Viewed in a certain light, the thousands of inscribed clay tablets unearthed over the past century on Crete and mainland Greece are profoundly boring. Essentially the scattered files of an early civilization’s accounting department, the tablets list rations of wheat and figs, record the results of the local census, and keep track of broken versus unbroken chariot wheels. Fully 800 of them are, as Margalit Fox writes in her new book, The Riddle of the Labyrinth, “quite literally devoted to counting sheep.” In short, they are not the world’s most fascinating reading material. But for a long time after their discovery that didn’t matter, because no one had any idea at all how to read them.
First, some explanation, in case you have not finished your assigned YA reading and/or just happen to be a grown adult: Shailene Woodley is the star of not one but two adaptations of major YA best sellers currently in the works; the first is Divergent, the Hunger Games-y trilogy written by Veronica Roth, and the other is The Fault in Our Stars, a weepy (but funny!) cancer story by John Green. Since these are big-deal movies, the Tumblr set has been busy fretting over the rest of the casting choices, and last weekend they finally got a big one: Augustus Waters, the male lead and love interest in The Fault in Our Stars, will be played by 19-year-old Ansel Elgort. As it turns out, Elgort also has a role in Divergent, which seems like reasonable teen synergy until you find out that he plays Woodley's brother. Now The Fault in Our Stars is a cancer story about Shailene Woodley making out with her onscreen relative.
The best advice I ever got about reading came from the critic and scholar Louis Menand. Back in 2005, I spent six months in Boston and, for the fun of it, sat in on a lit seminar he was teaching at Harvard. The week we were to read Gertrude Stein’s notoriously challenging Tender Buttons, one student raised her hand and asked—bravely, I thought—if Menand had any advice about how best to approach it. In response, he offered up the closest thing to a beatific smile I have ever seen on the face of a book critic. “With pleasure,” he replied.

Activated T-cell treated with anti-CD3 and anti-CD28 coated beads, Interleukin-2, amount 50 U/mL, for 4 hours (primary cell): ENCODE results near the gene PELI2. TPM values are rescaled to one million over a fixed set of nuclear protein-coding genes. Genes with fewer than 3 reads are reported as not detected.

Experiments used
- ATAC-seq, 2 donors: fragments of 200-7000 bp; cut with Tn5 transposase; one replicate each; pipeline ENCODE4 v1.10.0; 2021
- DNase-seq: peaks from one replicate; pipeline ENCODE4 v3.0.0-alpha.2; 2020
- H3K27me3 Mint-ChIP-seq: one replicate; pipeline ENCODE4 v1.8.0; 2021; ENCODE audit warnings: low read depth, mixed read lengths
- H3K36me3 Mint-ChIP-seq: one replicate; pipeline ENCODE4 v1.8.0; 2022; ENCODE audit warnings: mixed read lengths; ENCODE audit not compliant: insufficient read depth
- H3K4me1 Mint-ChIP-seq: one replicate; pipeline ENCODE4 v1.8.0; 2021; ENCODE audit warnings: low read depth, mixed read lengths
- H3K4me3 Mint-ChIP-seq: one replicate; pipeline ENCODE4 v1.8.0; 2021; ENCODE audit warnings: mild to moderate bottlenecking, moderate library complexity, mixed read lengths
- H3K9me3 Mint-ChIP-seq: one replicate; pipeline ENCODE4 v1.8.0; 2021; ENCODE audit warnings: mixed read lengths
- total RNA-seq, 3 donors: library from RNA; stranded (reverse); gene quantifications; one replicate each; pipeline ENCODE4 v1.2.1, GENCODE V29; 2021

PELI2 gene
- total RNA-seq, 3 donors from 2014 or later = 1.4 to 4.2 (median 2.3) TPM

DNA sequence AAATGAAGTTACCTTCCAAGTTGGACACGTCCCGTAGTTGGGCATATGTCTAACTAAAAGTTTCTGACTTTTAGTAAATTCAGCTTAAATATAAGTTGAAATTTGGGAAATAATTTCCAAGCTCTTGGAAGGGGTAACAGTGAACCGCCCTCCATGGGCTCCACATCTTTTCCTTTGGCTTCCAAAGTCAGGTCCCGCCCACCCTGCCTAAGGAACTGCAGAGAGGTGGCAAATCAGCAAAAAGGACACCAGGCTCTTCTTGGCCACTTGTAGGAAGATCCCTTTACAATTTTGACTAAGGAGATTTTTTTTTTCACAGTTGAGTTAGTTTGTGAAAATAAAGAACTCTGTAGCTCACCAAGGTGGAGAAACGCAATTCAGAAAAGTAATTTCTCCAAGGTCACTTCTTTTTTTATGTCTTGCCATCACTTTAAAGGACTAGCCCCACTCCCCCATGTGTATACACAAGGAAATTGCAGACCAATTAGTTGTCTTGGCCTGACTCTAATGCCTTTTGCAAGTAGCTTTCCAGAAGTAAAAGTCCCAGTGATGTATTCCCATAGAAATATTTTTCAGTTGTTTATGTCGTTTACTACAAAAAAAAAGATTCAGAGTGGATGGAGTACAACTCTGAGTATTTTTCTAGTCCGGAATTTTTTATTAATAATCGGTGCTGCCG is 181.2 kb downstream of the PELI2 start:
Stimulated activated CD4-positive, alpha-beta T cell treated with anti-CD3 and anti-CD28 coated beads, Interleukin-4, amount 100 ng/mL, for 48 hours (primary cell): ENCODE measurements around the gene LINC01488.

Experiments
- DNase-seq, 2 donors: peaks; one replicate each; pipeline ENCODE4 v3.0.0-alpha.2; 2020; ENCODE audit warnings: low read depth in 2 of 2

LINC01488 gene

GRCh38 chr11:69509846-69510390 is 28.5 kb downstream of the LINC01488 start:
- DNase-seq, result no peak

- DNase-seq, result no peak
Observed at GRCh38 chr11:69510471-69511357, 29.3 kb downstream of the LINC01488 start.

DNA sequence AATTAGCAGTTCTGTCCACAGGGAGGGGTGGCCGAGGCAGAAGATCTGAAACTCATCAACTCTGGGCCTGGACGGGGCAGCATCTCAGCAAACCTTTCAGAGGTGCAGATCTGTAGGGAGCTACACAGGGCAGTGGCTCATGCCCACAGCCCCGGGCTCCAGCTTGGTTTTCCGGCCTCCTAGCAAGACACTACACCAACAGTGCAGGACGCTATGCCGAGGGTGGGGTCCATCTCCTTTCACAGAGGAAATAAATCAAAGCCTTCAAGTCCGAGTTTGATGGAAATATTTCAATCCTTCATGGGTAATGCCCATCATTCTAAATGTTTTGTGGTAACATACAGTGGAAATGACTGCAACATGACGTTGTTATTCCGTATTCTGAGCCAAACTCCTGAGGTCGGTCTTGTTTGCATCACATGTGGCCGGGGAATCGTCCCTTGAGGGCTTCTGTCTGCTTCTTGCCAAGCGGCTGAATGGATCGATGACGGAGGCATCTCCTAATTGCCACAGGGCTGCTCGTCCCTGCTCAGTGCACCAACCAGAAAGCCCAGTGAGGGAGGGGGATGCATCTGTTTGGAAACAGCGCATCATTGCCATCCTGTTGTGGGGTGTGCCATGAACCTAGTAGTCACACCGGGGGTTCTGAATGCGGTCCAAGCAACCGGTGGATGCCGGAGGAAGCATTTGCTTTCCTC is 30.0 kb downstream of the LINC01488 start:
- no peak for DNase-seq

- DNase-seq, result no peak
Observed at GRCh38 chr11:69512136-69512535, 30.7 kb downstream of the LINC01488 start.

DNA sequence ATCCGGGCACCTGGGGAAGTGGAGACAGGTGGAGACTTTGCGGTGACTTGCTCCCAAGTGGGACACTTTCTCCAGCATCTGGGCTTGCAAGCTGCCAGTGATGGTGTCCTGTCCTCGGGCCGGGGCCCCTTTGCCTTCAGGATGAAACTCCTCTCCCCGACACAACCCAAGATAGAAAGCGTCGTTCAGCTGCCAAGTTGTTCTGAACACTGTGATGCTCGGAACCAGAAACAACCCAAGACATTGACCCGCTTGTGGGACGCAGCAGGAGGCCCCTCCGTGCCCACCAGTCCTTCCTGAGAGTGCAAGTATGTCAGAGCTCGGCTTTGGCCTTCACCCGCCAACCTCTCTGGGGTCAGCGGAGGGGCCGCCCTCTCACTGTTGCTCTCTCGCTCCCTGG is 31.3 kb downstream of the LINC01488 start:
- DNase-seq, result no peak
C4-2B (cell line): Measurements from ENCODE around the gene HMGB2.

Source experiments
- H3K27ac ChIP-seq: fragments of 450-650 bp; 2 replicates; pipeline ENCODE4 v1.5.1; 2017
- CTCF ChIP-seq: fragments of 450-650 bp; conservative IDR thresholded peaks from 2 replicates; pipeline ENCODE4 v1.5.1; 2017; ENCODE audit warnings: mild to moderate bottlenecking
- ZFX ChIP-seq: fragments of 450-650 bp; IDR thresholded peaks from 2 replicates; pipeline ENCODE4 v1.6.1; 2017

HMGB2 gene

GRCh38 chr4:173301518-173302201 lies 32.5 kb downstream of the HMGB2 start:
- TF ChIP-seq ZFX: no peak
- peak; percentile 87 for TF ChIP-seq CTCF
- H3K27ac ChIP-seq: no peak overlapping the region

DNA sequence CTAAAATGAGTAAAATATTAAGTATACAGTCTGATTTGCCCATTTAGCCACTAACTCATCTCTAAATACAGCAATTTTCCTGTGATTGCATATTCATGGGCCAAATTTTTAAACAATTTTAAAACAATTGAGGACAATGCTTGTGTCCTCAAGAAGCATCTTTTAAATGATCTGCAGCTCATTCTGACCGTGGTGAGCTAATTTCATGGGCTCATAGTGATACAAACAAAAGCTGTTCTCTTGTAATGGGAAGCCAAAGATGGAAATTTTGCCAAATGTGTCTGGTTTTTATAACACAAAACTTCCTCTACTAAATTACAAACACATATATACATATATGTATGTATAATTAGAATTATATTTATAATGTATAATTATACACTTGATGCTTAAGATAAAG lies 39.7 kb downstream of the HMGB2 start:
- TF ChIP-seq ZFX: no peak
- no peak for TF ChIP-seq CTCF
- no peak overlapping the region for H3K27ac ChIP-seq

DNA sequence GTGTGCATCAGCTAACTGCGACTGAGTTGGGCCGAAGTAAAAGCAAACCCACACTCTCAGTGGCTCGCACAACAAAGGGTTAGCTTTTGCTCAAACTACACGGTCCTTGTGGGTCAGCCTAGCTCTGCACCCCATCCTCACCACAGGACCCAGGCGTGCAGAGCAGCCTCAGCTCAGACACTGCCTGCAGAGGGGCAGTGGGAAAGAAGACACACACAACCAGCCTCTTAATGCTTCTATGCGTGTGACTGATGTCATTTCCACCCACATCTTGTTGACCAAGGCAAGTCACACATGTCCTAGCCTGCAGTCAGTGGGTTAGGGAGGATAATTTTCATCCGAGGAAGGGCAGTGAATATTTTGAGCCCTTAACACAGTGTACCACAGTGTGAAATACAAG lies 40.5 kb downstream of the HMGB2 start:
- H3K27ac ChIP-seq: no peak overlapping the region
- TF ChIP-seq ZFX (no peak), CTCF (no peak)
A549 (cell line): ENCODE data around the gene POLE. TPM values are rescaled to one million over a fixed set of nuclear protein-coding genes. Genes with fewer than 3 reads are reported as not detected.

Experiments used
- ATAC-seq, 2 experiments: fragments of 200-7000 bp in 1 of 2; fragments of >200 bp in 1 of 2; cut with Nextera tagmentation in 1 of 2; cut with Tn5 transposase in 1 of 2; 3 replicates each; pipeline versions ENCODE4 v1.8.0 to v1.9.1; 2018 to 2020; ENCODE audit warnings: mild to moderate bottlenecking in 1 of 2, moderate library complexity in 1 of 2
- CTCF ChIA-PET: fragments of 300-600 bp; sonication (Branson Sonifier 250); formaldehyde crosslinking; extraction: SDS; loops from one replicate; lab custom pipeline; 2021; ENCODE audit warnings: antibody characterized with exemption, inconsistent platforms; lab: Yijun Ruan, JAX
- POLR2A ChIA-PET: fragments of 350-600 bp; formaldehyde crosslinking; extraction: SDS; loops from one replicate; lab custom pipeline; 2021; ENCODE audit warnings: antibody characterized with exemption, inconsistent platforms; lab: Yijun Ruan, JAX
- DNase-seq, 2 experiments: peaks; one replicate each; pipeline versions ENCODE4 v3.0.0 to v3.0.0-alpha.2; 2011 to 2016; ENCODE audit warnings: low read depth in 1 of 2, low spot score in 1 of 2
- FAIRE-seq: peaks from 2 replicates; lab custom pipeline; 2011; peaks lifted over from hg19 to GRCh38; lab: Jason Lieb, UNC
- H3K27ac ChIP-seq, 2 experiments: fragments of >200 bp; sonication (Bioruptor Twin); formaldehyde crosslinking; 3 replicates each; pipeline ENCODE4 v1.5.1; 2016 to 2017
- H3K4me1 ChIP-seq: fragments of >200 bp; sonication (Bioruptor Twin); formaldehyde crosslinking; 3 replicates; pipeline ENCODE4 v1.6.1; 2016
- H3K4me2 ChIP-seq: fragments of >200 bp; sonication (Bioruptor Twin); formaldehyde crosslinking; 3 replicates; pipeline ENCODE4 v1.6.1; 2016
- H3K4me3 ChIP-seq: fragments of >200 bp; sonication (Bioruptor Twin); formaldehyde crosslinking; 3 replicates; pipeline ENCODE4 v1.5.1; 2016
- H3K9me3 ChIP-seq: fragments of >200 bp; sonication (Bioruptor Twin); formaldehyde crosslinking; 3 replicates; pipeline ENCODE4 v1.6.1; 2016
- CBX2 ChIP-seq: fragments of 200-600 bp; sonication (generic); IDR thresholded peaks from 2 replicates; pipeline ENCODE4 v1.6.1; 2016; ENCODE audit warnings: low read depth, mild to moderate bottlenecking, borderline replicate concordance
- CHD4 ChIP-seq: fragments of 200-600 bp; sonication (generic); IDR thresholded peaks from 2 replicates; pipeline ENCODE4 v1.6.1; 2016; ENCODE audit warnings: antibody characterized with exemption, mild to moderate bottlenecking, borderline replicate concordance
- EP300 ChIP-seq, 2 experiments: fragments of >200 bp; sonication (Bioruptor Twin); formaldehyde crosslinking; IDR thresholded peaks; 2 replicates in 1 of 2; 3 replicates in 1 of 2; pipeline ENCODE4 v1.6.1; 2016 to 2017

In a show of Atticus Finch-like determination, Harper Lee is suing her literary agent over the copyright to her Pulitzer Prize-winning 1960 novel To Kill a Mockingbird. The reclusive 87-year-old author alleges that Samuel Pinkus "took advantage of her declining hearing and eyesight seven years ago to get her to assign the book's copyright to him" without payment after his father-in-law, Lee's longtime agent Eugene Winick, became ill. The lawsuit also claims that Pinkus ignored Lee's previous attempts to get the copyright reassigned, and that he failed to respond to offers to make the novel available as an e-book. Lee is asking that the copyright be turned over to her, along with all the To Kill a Mockingbird commissions Pinkus received from 2007 onward. If people are still taking legal action over books, then how can they be coming to an end?
To help us close out Vulture's very funny Week O' Comedy, we asked comedian Jim Gaffigan — known for many years of stand-up only some of which is devoted to hilarious, loving bits on the topics of cake, McDonald's and of course Hot Pockets — to step way out of his food wheelhouse and sample some healthy junk food. Watch as Jim and our own Julie Klausner discuss his new book Dad Is Fat (in stores Tuesday) while tearing through chocolate-covered kale, tofu pepperonis, and sesame-topped seaweed. Spoiler alert — their eating habits aren't likely to change any time soon. For more of these two, listen to this week's edition of Julie's podcast, "How Was Your Week," Jim's a guest over there too! You can even subscribe on iTunes here.